- Zero drop - no raise of the heel whatsoever, zip, zilch, nada.
- Zero arch support; shoes that come close to the arch are okay, but the material shouldn't be holding it up in any way.
- A maximum of 6mm sole + insole total thickness.
- Flexible sole material that allows shoe to be folded in half or rolled up with little effort.
- Room for enough toe splay that no toe has to press against its neighbour (unless it wants to...two years of wearing minimal shoes and my littlest toes still love to huddle next to their siblings - oh well!)

Third question: Out of the characteristics you named which ones are the most important for you?

Toe splay and sole thinness and flexibility are very important. Regular shoes I wore in the past were often very narrow (typical women's trainers/sport shoes) and caused discomfort and blistering between toes. The stiffness of the soles also caused frequent cramps in my midfoot and I couldn't walk more than a mile or two without problems with my toes actually curling over and digging into the ones next to them...  Cry (Incidentally, one thing that bothers me about VFF's is that they somewhat restrict my toes and forefoot in a different way - they prevent them from bending and curling down as much as I'd like - they are still a barefoot shoe of course, but this is my one area of concern.)

Fourth question:  Do you think a minimalist shoe has to have all the characteristics you mentioned, most of them, or just a few in order to qualify as a minimalist shoe?

Yes, I think a minimalist shoe must have all the characteristics I listed for it to qualify as such a shoe - if your foot can't move as it should and you can't feel much of the ground you're standing on it's not a minimal shoe.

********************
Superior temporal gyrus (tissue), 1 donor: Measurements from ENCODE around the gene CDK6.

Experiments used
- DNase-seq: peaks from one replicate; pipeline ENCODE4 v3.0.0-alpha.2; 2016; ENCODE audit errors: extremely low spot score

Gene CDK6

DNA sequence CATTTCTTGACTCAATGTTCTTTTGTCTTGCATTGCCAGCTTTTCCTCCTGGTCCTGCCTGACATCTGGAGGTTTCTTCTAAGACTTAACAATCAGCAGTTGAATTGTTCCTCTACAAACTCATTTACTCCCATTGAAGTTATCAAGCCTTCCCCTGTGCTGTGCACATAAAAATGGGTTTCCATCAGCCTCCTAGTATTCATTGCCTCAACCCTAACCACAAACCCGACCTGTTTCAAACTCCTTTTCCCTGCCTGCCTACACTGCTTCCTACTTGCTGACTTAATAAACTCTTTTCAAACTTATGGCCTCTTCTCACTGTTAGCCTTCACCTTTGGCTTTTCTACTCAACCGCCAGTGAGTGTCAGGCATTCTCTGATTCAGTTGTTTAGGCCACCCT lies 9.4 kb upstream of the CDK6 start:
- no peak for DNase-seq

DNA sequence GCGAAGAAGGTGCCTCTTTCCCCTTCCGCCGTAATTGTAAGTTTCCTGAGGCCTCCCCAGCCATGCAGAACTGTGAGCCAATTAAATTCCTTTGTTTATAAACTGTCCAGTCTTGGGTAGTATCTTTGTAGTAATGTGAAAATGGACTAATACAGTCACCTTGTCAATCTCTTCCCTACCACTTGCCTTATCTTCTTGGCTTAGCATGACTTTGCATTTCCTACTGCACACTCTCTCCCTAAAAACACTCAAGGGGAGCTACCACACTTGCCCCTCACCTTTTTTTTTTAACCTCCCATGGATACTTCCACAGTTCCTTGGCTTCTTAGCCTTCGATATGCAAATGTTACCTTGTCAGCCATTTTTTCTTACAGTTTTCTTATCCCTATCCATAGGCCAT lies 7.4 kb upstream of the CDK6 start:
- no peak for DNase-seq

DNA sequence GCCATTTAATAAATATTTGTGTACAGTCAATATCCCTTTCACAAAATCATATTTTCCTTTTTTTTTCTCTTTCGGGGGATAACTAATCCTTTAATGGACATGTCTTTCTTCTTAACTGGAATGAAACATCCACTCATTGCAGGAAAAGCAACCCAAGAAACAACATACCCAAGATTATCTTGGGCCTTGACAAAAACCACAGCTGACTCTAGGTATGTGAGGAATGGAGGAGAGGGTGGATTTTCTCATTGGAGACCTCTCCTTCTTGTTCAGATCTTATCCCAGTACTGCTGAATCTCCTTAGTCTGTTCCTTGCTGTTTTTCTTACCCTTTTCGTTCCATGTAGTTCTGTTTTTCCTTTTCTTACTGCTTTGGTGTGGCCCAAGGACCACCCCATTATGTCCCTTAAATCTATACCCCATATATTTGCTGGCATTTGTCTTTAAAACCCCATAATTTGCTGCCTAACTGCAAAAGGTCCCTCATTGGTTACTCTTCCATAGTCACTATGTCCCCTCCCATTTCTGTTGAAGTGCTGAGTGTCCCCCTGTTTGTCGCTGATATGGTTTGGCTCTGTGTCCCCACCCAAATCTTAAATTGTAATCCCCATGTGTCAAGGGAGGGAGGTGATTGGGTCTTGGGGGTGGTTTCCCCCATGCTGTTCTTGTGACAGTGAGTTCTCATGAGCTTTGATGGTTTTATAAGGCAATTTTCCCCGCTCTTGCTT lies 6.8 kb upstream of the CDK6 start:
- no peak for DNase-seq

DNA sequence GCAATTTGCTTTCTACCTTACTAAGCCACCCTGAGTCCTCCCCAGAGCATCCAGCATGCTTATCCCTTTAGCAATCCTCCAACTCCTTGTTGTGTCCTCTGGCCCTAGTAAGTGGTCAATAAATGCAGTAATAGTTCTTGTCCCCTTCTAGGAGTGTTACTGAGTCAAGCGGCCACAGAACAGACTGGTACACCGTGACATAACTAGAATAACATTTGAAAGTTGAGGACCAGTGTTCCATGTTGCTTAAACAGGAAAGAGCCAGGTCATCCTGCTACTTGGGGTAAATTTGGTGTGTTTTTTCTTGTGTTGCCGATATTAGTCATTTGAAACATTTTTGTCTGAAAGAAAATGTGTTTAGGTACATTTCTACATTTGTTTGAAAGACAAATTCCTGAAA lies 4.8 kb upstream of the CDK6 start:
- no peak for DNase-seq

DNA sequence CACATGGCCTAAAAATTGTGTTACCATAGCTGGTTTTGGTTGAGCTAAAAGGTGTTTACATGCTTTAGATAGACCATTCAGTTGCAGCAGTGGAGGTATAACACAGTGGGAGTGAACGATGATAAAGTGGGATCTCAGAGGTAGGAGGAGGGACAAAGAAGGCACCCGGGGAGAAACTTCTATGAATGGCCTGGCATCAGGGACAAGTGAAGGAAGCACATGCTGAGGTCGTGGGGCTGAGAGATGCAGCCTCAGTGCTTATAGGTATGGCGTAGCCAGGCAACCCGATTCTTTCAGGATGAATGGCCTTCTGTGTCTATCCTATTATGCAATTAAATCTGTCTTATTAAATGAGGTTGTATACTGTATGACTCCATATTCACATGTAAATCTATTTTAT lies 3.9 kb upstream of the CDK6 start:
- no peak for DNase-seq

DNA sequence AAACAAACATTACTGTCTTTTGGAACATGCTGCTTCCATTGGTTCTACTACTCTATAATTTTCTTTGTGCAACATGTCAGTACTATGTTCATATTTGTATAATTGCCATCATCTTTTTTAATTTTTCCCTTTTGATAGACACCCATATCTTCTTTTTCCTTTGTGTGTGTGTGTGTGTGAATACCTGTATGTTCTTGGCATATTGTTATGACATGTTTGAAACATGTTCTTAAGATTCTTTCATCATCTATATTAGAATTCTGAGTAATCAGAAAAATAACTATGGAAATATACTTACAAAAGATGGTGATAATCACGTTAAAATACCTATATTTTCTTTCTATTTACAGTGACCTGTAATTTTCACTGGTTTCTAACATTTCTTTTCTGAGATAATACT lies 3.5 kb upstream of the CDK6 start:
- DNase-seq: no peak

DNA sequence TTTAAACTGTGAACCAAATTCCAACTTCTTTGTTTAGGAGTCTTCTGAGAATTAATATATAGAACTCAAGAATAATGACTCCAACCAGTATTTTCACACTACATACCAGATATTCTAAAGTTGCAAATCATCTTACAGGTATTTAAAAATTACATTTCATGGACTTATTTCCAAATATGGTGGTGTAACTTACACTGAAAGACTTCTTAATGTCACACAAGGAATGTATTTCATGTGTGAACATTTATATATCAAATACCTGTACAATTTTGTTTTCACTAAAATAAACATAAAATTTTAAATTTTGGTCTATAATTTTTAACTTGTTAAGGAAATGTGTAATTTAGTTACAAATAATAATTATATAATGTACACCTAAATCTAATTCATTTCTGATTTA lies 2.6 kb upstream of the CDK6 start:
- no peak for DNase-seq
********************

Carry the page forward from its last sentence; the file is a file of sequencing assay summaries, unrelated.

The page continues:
There are some New Balance Minimus Zeros that are pretty minimal, but there's still quite a bit of sponge on the sole which just can't help reminding me of the old Reebok Classics... They're much, much better than Reebok Classics, obviously, but still there's a ghost of those shoes there.... Wink
« Last Edit: April 13, 2012, 07:55:23 AM by Sablewings » Logged

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« Reply #3 on: April 13, 2012, 09:11:59 AM »

First things first.  Don't read any other persons response till you have posted your own.  

I have been thinking about what qualities and characteristics make a shoe be qualified as minimalist.  I feel like if you ask 10 people you will get 10 different answers.

So here is my questions for you:

First question: What is your definition (in your own words)  of what a minimalist shoe is?

A shoe with a wide toe box, NO heel-toe drop (OR an INCREDIBLY slight drop may be acceptable), and moderate-maximum ground feel.  A minimalist shoe should allow you to feel as if you are barefoot with some protection against nasty/sharp things.
Quote
Second question: What are the the characteristics of a minimalist shoe? (List them)